It’s not every day that I have an enlightening thought while watching endless children’s programmes with my daughter but today I did.
It all started quite innocently on our sofa over some waffles and a pile of strawberries. We were watching ‘Sooty’ (one of my daughter’s favourite programmes) and quite an old episode at that, way back from the 70’s. As we watched Matthew Corbett preparing to do a show with Sooty, Soo and Sweep for a sizeable audience of children I suddenly felt annoyed.
As the show developed, some kids were asked one at a time what they would like to become when they grew up. The children were a bit shy (obviously the cameras were there too) and a bit slow to respond so Matthew kindly prompted them: “So? A pilot?A doctor?” As I watched I realised there was a major division between ‘boys jobs’ and ‘girls jobs’. While the boys were prompted by:“A pilot?”, “A journalist?” “A bank manger?”, “A doctor?” and so on the girls were prompted by: “A nurse?”, “Secretary?”, “A school teacher?” and “A housewife?”. Now I am an ex school teacher (a job I used to enjoy greatly) and have no issue with the title but the girls’ somehow seemed to be offered jobs as boys’ assistants rather than being giving the same choices. I suddenly was not all that sure I wanted my daughter to watch this particular episode of ‘Sooty’.
To make things clear I am not a feminist by any stretch of the imagination. In fact I love being a woman’s woman and enjoy all the girly things in life. Just by the sheer fact I can be me and enjoy whatever comes naturally to me I feel equal so I don’t have to worry about being equal. I am quite proud of being a woman and see no reason why I should strive to be anything else. I think each side of our species is quite miraculous just as it is. BUT this particular ‘Sooty’ quite annoyed me.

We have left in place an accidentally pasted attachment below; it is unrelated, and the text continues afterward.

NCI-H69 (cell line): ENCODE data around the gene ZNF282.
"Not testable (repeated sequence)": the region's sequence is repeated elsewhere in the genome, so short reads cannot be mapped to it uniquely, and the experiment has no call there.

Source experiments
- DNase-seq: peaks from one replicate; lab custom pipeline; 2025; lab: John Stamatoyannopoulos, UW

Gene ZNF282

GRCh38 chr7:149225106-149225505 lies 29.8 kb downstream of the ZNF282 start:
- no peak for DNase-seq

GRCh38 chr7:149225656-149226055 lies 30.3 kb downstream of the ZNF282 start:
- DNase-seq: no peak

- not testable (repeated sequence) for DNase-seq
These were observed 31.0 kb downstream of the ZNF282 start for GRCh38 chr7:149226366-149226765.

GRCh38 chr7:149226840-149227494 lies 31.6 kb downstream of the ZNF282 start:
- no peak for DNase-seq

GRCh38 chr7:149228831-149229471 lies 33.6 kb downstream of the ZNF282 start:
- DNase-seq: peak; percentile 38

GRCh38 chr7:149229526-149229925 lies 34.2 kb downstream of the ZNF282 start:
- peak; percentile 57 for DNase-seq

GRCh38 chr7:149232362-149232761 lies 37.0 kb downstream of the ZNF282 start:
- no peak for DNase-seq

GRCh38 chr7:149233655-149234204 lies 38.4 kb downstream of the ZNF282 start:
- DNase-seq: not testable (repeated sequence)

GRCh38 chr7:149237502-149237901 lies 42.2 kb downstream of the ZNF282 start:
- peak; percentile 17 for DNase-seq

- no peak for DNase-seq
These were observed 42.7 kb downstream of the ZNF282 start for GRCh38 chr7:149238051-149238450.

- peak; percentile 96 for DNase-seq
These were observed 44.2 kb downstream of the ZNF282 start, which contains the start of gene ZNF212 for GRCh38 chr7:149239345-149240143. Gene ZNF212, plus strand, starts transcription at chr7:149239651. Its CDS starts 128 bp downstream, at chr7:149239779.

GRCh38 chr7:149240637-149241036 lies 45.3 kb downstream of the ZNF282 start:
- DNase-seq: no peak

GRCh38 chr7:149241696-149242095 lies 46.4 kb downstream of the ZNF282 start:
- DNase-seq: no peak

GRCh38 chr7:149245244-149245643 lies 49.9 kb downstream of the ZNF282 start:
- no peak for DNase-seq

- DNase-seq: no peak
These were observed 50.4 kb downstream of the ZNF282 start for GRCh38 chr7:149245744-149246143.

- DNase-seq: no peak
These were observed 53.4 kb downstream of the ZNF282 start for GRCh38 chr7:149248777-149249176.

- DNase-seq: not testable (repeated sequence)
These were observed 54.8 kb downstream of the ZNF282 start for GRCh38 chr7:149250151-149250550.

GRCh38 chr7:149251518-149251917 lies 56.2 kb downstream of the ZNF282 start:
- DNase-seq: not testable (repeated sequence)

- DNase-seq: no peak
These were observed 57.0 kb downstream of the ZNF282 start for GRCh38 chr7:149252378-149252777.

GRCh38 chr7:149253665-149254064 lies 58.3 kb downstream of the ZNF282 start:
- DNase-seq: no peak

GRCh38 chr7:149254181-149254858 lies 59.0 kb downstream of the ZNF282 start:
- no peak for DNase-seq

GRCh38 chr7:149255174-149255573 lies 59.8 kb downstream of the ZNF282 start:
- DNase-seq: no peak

Suffice to say that I was relieved when it was over and we switched to watching Peppa Pig. Now, this was something quite different from the 70’s Sooty I’d just watched. Marvellous Mummy Pig was sending an entirely different message from the TV right into my little girl’s ears (and I was listening very carefully). Suddenly I noticed I was analysing and defining Mummy Pig in my head.
She is independent, she works (from home however), she cooks, she cleans and she knows her mind and is not afraid to voice it. She is capable, fun, self-confident and juggling home and her business quite well. She has a lot of friends and takes part in all sorts of activities including being a fire woman. She obviously loves Daddy Pig but is by no means second fiddle to him. Daddy Pig on the other hand is a bit of a big-head, an outlived stereotype of an all-important male, struggling to keep his status as the “man of the house”. I don’t support sexism in any form and I find it not just unfair but completely unnecessary (and quite infuriating at times!) so every now and then I feel a bit sorry for Daddy Pig who always ends up in some kind of trouble. (Just once we saw an episode in which Mummy Pig made a right fool of herself, to the amazement and delight of my partner, who saw it with us just before the school run). I actually quite like daddy Pig and often find myself hoping things will work out for him and that there will be an episode one day in which he will manage to be the hero he so desperately desires to be.
So now we come (finally!) to the enlightening thought I had. I realised that Peppa Pig and especially the relationship between Mummy Pig and Daddy Pig say a lot about the times we live in. I presume such a relationship would not have been possible in any TV programme contemporary to the aforementioned old episode of Sooty. It was only when I watched the two programmes in such close proximity that I noticed the huge change in tone, the huge difference in which way the scales are dipping when it comes to relationship presentation on children’s TV. It somehow made me think that Peppa Pig should go into history as a record of the time we live in – as a record of this transition where our society is searching for a new balance between the sexes; after dipping to opposite sides so unequally in history so far. If it wasn’t for the poor Daddy Pig, a caricature of the modern man I would vote for Peppa to go into history as the only socially relevant cartoon of the early 21st century. Maybe we should take a vote? At least as of late we can!
(by Billie Krstovic)